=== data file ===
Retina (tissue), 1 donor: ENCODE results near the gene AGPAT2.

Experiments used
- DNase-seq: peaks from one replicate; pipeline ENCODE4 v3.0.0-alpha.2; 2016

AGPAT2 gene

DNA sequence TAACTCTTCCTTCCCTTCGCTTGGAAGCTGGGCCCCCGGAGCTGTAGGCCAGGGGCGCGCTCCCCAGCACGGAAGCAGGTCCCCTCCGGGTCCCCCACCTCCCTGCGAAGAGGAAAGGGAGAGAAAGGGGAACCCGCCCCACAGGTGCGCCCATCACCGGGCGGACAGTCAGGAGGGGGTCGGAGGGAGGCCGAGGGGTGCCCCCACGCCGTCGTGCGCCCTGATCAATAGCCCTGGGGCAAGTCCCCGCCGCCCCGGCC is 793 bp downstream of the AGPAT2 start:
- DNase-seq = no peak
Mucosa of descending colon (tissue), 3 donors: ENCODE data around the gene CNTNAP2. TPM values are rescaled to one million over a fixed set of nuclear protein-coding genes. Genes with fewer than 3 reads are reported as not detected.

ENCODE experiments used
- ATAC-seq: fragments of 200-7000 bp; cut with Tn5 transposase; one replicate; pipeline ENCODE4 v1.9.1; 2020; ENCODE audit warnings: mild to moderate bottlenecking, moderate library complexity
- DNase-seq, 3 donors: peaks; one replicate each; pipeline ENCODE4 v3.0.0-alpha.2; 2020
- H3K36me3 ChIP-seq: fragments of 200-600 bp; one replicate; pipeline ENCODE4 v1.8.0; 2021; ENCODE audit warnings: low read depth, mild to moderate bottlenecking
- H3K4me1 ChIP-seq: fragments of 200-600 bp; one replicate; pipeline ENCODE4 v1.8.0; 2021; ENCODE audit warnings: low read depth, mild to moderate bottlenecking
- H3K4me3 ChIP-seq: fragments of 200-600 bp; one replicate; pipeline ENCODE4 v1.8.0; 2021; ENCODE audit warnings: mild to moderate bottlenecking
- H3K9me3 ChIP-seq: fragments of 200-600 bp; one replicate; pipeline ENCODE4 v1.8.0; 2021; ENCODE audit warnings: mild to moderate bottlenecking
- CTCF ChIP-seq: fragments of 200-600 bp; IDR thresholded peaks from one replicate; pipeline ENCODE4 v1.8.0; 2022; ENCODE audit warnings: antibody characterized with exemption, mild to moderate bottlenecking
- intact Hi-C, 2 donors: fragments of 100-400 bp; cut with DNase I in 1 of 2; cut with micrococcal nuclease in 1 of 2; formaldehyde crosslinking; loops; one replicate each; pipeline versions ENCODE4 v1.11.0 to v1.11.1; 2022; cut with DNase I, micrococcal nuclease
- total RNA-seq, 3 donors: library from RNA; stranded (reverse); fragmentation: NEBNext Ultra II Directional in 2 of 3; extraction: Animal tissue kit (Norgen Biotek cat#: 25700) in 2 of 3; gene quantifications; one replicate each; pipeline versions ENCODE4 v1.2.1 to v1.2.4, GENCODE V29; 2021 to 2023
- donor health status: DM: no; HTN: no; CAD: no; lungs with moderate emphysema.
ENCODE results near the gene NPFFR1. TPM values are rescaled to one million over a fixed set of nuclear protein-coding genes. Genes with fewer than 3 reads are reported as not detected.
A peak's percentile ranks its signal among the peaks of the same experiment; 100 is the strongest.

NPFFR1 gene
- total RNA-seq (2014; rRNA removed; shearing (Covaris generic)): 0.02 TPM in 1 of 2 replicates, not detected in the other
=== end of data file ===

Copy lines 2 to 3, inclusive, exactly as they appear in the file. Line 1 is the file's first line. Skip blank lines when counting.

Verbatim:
Experiments used
- DNase-seq: peaks from one replicate; pipeline ENCODE4 v3.0.0-alpha.2; 2016